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tidewaterreview.com

9/11 Letter to the Editor: Where does government's role in society end?

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To the editor:

Last week's editorial hit several points regarding the KW BOS spending priorities and whether or not the board members were correct in how it was allocating public monies. Excellent points raised by the editorial, but let's examine it from a taxpayer standpoint.

Last year the TR covered the closing of the local Kiwanis chapter after some 65 years of operation. I don't recall the gentleman's name but he was quoted in the article as pointing out how government today has stepped in and filled many of the charitable volunteer functions the Kiwanis filled for decades. Forget for the moment why this has happened and focus on government's role in society.

While the editorial and Kathy Vesley-Massey made impassioned pleas for restoration of funds that had been cut one question was never addressed — When did it become a government function to "keeping people employed? For that matter getting people to the doctors or grocery store, is now a government function? Follow that logic, where does it end? One could argue under this premise why government could then do almost anything. Much like the fathers who abandoned their responsibilities when they saw government could become the new "daddy" how has society benefited by this? Can government do this more efficiently than the Kiwanis?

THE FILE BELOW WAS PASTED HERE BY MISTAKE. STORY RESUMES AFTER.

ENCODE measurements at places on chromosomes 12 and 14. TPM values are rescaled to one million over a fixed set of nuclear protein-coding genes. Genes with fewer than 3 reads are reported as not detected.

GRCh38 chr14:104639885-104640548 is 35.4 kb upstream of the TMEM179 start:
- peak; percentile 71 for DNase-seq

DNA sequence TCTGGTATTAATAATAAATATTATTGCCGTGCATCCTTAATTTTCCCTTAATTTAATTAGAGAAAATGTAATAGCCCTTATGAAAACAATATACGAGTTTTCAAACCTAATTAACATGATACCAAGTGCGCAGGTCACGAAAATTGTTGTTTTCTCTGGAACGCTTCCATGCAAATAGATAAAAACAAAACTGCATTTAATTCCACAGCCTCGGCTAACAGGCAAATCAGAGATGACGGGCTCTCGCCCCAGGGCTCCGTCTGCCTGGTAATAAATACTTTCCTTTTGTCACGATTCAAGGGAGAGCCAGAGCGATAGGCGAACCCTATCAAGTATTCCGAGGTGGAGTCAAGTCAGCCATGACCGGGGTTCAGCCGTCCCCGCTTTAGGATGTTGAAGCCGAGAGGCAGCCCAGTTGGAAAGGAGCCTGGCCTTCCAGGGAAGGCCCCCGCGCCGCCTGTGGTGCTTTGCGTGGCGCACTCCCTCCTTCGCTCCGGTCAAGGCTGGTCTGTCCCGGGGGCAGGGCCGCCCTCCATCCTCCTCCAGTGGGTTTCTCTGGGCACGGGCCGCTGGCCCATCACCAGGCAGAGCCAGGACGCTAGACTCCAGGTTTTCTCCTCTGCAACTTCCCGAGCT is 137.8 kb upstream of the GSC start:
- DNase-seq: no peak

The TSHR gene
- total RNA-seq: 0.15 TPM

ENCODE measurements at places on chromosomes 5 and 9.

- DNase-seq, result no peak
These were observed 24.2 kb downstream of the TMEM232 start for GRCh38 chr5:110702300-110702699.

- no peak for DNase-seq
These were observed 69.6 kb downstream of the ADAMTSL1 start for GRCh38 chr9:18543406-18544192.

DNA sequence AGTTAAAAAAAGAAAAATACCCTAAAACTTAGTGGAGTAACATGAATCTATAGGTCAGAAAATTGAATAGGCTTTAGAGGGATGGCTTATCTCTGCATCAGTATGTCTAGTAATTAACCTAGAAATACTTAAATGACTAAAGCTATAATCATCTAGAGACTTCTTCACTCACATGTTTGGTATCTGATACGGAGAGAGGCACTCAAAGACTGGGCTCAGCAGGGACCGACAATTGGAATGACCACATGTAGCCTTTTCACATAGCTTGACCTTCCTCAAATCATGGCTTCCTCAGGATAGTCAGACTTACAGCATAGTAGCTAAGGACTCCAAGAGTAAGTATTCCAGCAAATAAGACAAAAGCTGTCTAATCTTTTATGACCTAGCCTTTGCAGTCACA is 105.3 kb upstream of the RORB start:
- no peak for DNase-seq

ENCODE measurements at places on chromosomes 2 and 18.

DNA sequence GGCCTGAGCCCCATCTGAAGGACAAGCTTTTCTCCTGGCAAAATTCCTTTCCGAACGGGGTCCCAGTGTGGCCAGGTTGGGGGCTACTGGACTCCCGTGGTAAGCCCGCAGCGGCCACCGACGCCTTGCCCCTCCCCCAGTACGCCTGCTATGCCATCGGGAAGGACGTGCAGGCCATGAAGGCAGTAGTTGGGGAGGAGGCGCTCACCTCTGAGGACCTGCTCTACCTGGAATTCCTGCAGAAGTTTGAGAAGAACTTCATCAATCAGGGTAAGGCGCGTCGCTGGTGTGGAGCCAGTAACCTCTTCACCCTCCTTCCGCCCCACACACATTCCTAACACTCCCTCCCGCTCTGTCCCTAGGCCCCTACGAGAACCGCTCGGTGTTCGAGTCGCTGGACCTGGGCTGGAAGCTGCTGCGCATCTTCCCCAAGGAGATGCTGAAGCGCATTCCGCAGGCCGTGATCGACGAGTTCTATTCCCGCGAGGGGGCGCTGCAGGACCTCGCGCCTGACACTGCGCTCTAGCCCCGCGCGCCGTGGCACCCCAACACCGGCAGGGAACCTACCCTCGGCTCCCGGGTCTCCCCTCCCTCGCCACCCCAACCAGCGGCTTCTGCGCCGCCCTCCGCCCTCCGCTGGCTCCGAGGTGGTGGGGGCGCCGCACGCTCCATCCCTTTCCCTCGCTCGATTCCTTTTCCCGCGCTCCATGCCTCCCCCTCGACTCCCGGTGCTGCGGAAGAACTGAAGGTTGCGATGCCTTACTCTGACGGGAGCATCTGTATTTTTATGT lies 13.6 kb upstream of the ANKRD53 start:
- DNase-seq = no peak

The addition of another "finance person" has us scratching our heads, as well . The editorial pointed out we have a finance manager, a county administrator (who has two executive assistants), a treasurer, a commissioner of revenue — one has to ponder how many " finance " people it takes to run a County this size?

Tom Redd's comments on Park's and Recreations "baby sitting" service is at the same time dead on and full of duplicity. May I remind the readers Mr. Redd has been on the Board for 29 years and responsible for this bloated county department.

I just wish Mr. Redd's heartfelt compassion extended to the folks who have to pick up the check for his heavy heart.

Bob Shannon

Central Garage